Oxford Aqua Evo Adventure Seat Pack review - top-notch waterproofing and minimal sway

It lacks the bells and whistles of the most premium saddle packs, but for those on a budget it's an excellent option

Image shows the Oxford Aqua Evo Adventure Seat Pack mounted on a bike
(Image credit: Joe Baker)
Cycling Weekly Verdict

The Oxford Aqua Evo Adventure Seat Pack feels reassuringly tough, utilising a rugged Ripstop 400d TPU fabric and robustly stitched seams. The buckles and attachment points all felt strong and tactile, too - no issues regarding the longevity here. It's worth noting that the bag has a very rigid structure, which does help in keeping the bag stable, but does mean it's more sensitive to the shape and order of the kit you pack. With its highly competitive retail price, it's well worth considering, so long as weight isn't your primary concern.

Reasons to buy
  • +

    Quality materials

  • +

    Waterproofed seems

  • +

    Stable on the bike, not much sway

Reasons to avoid
  • -

    On the heavier side

  • -

    Shape is quite rigid

  • -

You can trust Cycling Weekly. Our team of experts put in hard miles testing cycling tech and will always share honest, unbiased advice to help you choose. Find out more about how we test.

The Oxford Aqua Evo Adventure Seat Pack is the bikepacking saddle bag in Oxford Products’ range. Coming in at a wallet friendly price point, it's an inviting option for those looking to dip their toes into the world of adventure cycling without breaking the bank. 

Although heavier than some of the more premium brands, in our testing we found the Aqua Evo is still plenty rugged enough and comes recommended as one of the best bikepacking bags for long rides and multi-day adventures.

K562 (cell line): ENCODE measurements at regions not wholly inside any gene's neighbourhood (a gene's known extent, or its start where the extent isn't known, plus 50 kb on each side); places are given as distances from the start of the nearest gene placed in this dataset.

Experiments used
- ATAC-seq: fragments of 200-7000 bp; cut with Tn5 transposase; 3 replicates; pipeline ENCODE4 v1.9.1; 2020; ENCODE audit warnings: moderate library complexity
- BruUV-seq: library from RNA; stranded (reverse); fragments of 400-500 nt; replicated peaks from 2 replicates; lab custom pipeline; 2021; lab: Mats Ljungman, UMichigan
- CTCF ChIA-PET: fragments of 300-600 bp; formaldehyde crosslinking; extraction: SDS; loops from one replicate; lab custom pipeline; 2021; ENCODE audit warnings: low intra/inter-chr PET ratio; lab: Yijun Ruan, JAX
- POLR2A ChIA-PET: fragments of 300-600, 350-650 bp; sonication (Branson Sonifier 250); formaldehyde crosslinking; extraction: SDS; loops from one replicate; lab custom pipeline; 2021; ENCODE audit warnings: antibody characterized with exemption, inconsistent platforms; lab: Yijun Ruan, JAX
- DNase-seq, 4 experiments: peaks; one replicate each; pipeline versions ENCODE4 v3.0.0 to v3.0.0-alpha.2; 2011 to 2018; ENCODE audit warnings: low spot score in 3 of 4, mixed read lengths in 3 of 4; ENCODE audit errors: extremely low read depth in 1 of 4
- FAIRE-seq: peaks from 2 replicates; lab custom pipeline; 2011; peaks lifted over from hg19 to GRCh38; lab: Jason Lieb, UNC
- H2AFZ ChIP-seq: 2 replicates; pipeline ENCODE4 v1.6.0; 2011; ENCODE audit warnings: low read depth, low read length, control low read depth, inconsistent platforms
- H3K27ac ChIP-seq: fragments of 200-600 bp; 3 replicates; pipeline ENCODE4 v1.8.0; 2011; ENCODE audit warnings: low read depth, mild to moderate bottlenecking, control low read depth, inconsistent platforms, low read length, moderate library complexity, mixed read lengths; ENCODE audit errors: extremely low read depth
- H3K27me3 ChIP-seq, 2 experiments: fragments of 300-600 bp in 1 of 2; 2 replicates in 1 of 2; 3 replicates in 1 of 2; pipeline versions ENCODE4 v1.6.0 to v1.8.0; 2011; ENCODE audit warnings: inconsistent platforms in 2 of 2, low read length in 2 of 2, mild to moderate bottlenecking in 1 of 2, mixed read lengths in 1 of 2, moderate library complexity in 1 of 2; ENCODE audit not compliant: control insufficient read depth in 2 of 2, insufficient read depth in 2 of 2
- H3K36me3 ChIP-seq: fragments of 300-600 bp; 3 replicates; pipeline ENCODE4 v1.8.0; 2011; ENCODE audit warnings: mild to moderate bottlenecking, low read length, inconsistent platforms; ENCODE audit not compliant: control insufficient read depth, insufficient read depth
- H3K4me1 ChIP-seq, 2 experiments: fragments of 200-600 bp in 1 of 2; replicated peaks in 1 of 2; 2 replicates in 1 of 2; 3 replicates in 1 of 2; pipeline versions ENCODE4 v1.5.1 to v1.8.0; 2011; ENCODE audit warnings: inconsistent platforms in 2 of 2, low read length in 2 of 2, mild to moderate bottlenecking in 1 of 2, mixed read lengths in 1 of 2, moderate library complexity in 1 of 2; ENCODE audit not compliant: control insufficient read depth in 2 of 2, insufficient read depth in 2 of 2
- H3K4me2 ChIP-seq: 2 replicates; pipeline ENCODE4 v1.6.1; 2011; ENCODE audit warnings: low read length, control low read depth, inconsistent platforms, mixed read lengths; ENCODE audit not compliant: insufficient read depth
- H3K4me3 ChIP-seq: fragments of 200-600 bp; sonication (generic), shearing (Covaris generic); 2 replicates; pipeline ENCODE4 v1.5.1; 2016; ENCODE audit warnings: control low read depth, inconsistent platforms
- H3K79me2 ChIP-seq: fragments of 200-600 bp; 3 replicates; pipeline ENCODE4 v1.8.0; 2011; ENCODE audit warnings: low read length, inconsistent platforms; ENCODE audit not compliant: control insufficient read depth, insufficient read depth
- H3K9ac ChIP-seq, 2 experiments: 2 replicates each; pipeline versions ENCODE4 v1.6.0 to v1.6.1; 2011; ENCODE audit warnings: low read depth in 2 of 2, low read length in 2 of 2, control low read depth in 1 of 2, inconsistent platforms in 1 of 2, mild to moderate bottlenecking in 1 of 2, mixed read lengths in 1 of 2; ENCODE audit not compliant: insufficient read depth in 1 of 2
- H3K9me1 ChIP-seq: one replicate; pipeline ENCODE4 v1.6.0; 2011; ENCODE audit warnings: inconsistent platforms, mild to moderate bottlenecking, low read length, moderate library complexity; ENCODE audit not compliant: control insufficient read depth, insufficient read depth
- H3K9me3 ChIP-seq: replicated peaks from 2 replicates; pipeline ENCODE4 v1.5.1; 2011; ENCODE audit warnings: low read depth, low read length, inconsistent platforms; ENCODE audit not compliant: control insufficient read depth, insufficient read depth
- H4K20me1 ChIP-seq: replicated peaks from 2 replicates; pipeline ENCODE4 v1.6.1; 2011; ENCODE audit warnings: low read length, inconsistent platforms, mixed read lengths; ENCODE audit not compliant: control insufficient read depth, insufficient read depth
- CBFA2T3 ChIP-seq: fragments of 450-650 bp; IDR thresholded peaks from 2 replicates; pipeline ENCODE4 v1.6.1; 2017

Oxford Aqua Evo Adventure Seat Pack: construction

Oxford Aqua Evo Adventure Seat Pack mounted on a bike

(Image credit: Joe Baker)

To get to grips with the Oxford Aqua Evo Adventure Seat Pack, I treated myself to a overnight excursion to the south side of the Cotswolds, and it must be said I was generally impressed with it. The 10 litre capacity, although not quite as spacious as some of the other packs on the market, was plenty of space for my two-season sleeping bag, a good set of thermals and my tarp packed down very small. 

If anything, the limiting factor to the space inside is the hypalon panels on the sides and back of the saddle bag. They feel like plastic cards inside the material of the saddle bag, clearly designed to hold the shape of the bag more open. This works pretty effectively, although it does mean the shape of the saddle bag is predetermined, so arguably slightly less practical than say the dry bag and holster design of something like the Restrap Saddle Bag.

The mounting points are all really solid thoughout, which is nice to see. The bag naturally tends to sit more vertically than other saddlebags, and I found this helped to reduce that pesky sway that many bikepacking bags really suffer from. One thing to point out though, is that if you run a lot of saddle layback it will push the saddle bag into a more horizontal position, which in turn increases the sag.